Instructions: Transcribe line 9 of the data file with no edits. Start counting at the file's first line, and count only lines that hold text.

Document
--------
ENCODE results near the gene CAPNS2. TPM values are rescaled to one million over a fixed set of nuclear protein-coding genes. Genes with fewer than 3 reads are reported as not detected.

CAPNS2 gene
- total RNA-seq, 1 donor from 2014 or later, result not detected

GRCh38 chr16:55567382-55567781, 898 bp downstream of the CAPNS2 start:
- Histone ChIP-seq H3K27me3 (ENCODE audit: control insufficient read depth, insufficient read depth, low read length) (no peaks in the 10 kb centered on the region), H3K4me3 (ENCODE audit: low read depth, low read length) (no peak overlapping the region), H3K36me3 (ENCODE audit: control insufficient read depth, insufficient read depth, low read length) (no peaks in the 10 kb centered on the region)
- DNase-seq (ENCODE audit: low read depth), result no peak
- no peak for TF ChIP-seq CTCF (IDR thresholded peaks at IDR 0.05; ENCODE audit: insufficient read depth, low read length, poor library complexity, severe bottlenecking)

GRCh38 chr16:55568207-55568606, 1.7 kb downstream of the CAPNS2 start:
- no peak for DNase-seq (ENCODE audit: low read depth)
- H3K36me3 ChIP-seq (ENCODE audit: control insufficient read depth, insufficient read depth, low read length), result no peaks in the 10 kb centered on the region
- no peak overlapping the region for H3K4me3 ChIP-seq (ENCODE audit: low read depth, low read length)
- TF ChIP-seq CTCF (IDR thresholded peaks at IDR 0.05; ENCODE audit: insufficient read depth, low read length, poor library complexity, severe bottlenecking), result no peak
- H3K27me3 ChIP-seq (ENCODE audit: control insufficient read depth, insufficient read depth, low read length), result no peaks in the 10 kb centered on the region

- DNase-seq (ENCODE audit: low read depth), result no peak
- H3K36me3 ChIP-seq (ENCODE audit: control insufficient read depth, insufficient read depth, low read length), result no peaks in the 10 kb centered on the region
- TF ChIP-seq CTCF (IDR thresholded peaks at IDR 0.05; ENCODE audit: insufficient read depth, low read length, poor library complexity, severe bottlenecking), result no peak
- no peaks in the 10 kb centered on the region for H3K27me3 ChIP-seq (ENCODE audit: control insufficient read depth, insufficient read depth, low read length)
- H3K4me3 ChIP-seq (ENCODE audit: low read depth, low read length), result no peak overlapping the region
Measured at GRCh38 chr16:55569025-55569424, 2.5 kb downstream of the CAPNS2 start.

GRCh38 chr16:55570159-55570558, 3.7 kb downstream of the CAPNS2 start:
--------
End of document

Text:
- no peak for DNase-seq (ENCODE audit: low read depth)